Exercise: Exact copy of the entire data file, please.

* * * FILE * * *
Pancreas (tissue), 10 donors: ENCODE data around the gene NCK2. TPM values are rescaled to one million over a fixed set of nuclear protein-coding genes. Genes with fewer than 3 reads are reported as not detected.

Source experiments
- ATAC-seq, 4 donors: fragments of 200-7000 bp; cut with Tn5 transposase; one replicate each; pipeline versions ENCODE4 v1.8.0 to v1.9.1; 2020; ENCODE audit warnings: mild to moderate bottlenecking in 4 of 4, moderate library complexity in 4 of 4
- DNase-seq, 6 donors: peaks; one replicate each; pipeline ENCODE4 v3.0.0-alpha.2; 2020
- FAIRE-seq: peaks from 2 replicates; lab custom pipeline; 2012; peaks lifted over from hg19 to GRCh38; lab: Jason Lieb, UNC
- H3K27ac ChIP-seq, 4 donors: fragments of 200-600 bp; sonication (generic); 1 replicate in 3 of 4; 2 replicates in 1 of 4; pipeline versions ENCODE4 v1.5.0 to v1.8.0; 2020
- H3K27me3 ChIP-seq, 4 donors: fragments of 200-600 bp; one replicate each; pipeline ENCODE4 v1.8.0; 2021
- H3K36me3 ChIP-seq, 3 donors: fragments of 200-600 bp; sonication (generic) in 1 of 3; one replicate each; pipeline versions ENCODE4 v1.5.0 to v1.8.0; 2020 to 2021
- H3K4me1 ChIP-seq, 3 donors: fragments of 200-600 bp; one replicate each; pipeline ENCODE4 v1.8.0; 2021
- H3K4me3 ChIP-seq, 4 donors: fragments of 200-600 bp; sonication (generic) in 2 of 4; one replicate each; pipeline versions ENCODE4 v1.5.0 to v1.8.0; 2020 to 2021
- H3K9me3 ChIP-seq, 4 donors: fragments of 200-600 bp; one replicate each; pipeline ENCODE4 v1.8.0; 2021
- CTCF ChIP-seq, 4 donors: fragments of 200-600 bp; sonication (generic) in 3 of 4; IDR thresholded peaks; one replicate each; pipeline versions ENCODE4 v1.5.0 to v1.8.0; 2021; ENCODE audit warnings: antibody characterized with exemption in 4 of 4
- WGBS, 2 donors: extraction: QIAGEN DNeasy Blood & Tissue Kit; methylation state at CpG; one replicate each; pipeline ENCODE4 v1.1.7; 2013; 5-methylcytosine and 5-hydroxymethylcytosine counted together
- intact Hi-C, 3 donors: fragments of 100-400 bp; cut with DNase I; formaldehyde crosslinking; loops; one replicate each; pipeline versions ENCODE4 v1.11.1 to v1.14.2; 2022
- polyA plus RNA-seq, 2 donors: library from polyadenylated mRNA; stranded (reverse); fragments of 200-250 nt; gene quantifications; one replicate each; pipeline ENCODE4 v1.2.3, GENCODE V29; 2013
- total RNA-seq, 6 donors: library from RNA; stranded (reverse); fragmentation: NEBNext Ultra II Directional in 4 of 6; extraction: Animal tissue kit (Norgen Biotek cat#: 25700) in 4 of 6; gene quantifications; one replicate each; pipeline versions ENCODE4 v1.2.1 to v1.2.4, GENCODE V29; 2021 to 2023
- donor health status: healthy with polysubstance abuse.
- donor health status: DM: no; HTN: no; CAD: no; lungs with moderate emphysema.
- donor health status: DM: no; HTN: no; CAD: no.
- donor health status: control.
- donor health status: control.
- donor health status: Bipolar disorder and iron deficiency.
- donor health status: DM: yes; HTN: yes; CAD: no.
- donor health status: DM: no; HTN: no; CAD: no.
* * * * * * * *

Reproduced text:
Pancreas (tissue), 10 donors: ENCODE data around the gene NCK2. TPM values are rescaled to one million over a fixed set of nuclear protein-coding genes. Genes with fewer than 3 reads are reported as not detected.

Source experiments
- ATAC-seq, 4 donors: fragments of 200-7000 bp; cut with Tn5 transposase; one replicate each; pipeline versions ENCODE4 v1.8.0 to v1.9.1; 2020; ENCODE audit warnings: mild to moderate bottlenecking in 4 of 4, moderate library complexity in 4 of 4
- DNase-seq, 6 donors: peaks; one replicate each; pipeline ENCODE4 v3.0.0-alpha.2; 2020
- FAIRE-seq: peaks from 2 replicates; lab custom pipeline; 2012; peaks lifted over from hg19 to GRCh38; lab: Jason Lieb, UNC
- H3K27ac ChIP-seq, 4 donors: fragments of 200-600 bp; sonication (generic); 1 replicate in 3 of 4; 2 replicates in 1 of 4; pipeline versions ENCODE4 v1.5.0 to v1.8.0; 2020
- H3K27me3 ChIP-seq, 4 donors: fragments of 200-600 bp; one replicate each; pipeline ENCODE4 v1.8.0; 2021
- H3K36me3 ChIP-seq, 3 donors: fragments of 200-600 bp; sonication (generic) in 1 of 3; one replicate each; pipeline versions ENCODE4 v1.5.0 to v1.8.0; 2020 to 2021
- H3K4me1 ChIP-seq, 3 donors: fragments of 200-600 bp; one replicate each; pipeline ENCODE4 v1.8.0; 2021
- H3K4me3 ChIP-seq, 4 donors: fragments of 200-600 bp; sonication (generic) in 2 of 4; one replicate each; pipeline versions ENCODE4 v1.5.0 to v1.8.0; 2020 to 2021
- H3K9me3 ChIP-seq, 4 donors: fragments of 200-600 bp; one replicate each; pipeline ENCODE4 v1.8.0; 2021
- CTCF ChIP-seq, 4 donors: fragments of 200-600 bp; sonication (generic) in 3 of 4; IDR thresholded peaks; one replicate each; pipeline versions ENCODE4 v1.5.0 to v1.8.0; 2021; ENCODE audit warnings: antibody characterized with exemption in 4 of 4
- WGBS, 2 donors: extraction: QIAGEN DNeasy Blood & Tissue Kit; methylation state at CpG; one replicate each; pipeline ENCODE4 v1.1.7; 2013; 5-methylcytosine and 5-hydroxymethylcytosine counted together
- intact Hi-C, 3 donors: fragments of 100-400 bp; cut with DNase I; formaldehyde crosslinking; loops; one replicate each; pipeline versions ENCODE4 v1.11.1 to v1.14.2; 2022
- polyA plus RNA-seq, 2 donors: library from polyadenylated mRNA; stranded (reverse); fragments of 200-250 nt; gene quantifications; one replicate each; pipeline ENCODE4 v1.2.3, GENCODE V29; 2013
- total RNA-seq, 6 donors: library from RNA; stranded (reverse); fragmentation: NEBNext Ultra II Directional in 4 of 6; extraction: Animal tissue kit (Norgen Biotek cat#: 25700) in 4 of 6; gene quantifications; one replicate each; pipeline versions ENCODE4 v1.2.1 to v1.2.4, GENCODE V29; 2021 to 2023
- donor health status: healthy with polysubstance abuse.
- donor health status: DM: no; HTN: no; CAD: no; lungs with moderate emphysema.
- donor health status: DM: no; HTN: no; CAD: no.
- donor health status: control.
- donor health status: control.
- donor health status: Bipolar disorder and iron deficiency.
- donor health status: DM: yes; HTN: yes; CAD: no.
- donor health status: DM: no; HTN: no; CAD: no.